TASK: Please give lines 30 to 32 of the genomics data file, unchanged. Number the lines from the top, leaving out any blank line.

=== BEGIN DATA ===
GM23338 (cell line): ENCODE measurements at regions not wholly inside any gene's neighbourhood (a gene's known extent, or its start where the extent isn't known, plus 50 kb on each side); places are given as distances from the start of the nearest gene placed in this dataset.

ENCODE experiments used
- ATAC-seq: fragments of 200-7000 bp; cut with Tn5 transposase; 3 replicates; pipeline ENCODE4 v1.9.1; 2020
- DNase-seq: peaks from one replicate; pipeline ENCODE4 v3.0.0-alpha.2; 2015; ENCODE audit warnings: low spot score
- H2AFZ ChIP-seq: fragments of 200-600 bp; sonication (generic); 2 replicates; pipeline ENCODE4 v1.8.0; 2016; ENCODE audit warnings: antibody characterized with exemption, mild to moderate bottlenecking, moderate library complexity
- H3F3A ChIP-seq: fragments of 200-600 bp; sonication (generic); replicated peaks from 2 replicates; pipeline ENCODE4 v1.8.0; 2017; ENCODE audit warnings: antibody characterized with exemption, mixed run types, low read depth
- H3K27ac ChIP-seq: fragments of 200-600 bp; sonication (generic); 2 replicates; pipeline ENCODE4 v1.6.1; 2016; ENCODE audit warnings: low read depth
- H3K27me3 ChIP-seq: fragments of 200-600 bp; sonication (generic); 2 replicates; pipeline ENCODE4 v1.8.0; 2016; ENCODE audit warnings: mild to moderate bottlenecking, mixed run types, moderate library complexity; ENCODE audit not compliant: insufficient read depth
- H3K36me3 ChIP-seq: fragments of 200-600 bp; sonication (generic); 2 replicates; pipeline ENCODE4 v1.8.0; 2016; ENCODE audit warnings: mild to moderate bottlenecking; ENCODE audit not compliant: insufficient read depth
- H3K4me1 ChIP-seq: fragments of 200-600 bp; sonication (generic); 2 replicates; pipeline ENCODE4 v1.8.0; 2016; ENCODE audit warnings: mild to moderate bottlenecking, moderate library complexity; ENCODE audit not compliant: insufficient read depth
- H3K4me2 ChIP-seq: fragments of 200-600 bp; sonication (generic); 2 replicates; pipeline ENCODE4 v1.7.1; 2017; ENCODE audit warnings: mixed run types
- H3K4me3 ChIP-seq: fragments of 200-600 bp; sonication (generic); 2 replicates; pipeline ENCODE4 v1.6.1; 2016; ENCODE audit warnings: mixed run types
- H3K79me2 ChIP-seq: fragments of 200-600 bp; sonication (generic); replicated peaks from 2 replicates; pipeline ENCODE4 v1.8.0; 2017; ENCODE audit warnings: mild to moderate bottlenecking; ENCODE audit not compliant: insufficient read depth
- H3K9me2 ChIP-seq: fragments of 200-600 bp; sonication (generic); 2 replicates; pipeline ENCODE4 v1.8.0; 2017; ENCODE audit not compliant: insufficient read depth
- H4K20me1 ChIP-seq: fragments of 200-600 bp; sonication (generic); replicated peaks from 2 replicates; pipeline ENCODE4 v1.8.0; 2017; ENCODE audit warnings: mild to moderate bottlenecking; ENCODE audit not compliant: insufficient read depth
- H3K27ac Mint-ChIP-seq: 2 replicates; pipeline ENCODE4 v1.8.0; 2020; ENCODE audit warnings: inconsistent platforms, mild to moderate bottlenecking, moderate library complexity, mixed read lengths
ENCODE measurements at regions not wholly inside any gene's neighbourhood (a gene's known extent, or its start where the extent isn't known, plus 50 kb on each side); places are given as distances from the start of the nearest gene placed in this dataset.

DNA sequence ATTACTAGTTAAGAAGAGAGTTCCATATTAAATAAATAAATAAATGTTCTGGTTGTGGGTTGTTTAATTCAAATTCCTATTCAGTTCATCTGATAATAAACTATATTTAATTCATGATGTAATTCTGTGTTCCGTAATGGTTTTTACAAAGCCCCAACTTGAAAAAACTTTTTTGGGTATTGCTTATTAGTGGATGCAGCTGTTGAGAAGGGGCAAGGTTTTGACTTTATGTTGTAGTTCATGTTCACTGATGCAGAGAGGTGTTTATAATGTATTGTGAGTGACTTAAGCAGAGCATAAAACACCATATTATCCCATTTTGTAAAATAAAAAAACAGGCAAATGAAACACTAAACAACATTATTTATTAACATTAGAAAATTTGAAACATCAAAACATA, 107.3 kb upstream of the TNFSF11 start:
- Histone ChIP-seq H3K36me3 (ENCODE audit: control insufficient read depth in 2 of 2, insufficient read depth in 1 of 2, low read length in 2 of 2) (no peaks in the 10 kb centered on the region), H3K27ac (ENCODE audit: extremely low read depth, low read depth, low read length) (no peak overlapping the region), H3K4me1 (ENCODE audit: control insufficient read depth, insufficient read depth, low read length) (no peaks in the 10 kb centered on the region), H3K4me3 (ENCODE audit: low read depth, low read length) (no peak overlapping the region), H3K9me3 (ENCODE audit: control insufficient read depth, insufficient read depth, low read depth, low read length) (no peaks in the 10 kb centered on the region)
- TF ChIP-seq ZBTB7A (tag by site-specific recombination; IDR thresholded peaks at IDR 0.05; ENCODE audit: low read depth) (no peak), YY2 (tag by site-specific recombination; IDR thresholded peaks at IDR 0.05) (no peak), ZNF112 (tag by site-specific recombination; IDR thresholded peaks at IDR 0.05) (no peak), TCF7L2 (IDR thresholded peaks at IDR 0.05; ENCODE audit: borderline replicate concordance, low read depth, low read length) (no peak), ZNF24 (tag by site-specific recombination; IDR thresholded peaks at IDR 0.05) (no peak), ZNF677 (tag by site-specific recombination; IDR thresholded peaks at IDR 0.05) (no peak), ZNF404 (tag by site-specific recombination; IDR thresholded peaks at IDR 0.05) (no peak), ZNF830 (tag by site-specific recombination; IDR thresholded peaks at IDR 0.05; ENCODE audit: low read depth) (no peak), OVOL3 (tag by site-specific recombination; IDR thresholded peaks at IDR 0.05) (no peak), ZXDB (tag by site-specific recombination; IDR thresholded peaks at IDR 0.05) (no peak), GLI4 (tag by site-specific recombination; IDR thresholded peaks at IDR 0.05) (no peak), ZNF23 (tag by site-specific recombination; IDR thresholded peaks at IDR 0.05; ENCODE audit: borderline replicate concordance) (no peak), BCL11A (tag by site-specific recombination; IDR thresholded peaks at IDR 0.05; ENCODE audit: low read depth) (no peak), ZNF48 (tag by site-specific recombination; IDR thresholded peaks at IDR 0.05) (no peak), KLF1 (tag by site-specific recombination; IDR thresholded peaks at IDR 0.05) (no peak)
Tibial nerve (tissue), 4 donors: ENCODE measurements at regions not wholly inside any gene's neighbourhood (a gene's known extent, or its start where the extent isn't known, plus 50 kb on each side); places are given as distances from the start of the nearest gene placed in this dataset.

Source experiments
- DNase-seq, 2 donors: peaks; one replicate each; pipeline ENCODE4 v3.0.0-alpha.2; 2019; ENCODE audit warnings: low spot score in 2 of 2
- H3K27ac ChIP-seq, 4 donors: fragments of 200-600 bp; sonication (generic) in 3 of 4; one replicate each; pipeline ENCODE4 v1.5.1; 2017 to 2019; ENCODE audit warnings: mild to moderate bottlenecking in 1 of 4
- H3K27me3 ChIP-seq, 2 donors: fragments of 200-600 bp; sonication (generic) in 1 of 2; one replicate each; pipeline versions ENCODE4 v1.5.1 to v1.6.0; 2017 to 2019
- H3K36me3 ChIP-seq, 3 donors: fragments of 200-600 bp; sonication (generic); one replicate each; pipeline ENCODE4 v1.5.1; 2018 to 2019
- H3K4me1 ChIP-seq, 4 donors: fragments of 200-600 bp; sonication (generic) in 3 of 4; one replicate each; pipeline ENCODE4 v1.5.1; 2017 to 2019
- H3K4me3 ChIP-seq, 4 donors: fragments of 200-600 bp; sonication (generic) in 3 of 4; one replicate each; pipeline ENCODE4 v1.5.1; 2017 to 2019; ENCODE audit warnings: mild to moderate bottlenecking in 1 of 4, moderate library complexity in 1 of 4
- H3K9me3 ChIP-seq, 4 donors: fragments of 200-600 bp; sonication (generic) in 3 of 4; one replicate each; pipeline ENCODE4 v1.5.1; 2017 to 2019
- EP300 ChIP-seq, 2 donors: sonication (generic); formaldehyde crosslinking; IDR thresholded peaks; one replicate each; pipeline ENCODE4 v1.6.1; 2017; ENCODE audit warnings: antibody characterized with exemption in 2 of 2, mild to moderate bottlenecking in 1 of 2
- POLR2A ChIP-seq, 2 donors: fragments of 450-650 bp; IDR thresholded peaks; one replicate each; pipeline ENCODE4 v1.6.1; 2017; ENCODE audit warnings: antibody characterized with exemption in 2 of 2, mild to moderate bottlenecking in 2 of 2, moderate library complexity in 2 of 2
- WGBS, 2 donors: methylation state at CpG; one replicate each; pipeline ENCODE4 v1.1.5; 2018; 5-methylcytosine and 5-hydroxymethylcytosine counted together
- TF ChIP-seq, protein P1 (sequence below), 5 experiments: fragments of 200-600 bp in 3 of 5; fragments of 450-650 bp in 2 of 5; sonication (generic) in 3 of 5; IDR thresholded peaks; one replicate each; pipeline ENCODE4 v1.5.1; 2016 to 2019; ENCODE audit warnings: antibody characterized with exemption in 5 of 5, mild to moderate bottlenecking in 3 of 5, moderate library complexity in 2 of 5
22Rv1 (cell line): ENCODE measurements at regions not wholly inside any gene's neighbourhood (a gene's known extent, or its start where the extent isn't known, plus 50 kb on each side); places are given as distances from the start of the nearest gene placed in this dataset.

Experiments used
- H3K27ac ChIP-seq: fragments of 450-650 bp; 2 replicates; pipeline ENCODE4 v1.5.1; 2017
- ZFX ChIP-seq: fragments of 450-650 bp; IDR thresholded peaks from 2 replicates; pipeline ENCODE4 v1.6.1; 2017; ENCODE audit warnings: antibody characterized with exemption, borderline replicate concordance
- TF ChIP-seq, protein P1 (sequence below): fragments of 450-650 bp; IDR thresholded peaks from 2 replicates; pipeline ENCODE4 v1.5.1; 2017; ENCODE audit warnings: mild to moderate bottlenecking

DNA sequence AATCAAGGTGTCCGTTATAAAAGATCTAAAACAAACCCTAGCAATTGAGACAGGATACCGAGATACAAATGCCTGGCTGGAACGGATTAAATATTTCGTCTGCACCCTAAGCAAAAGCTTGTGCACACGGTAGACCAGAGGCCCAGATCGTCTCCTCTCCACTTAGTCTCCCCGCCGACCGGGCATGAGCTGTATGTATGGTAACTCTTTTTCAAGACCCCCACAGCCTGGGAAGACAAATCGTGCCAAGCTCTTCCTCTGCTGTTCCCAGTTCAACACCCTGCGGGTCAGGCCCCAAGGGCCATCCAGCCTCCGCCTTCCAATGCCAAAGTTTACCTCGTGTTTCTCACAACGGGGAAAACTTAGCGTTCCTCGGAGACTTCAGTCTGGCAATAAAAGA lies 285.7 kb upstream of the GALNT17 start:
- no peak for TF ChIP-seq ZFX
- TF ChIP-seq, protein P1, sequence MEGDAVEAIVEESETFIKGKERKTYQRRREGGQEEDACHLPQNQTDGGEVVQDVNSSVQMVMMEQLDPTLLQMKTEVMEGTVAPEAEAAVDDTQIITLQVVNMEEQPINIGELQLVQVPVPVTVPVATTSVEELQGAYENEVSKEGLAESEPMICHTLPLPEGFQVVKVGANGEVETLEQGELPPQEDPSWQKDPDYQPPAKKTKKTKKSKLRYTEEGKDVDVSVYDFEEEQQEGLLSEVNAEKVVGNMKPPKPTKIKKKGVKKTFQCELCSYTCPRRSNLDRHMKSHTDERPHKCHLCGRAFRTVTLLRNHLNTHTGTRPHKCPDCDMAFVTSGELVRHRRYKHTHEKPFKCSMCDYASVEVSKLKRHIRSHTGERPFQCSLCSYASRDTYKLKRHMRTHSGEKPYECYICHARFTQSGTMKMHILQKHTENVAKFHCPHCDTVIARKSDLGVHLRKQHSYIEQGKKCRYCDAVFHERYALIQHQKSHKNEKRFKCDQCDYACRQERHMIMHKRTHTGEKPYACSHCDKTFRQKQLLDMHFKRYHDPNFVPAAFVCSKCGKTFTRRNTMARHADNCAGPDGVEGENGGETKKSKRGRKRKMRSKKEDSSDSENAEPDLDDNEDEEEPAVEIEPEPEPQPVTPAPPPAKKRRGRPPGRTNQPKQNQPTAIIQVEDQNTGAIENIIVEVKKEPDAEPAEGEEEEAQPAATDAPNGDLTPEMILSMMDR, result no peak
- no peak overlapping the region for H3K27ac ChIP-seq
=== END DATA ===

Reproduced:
- EP300 ChIP-seq, 2 donors: sonication (generic); formaldehyde crosslinking; IDR thresholded peaks; one replicate each; pipeline ENCODE4 v1.6.1; 2017; ENCODE audit warnings: antibody characterized with exemption in 2 of 2, mild to moderate bottlenecking in 1 of 2
- POLR2A ChIP-seq, 2 donors: fragments of 450-650 bp; IDR thresholded peaks; one replicate each; pipeline ENCODE4 v1.6.1; 2017; ENCODE audit warnings: antibody characterized with exemption in 2 of 2, mild to moderate bottlenecking in 2 of 2, moderate library complexity in 2 of 2
- WGBS, 2 donors: methylation state at CpG; one replicate each; pipeline ENCODE4 v1.1.5; 2018; 5-methylcytosine and 5-hydroxymethylcytosine counted together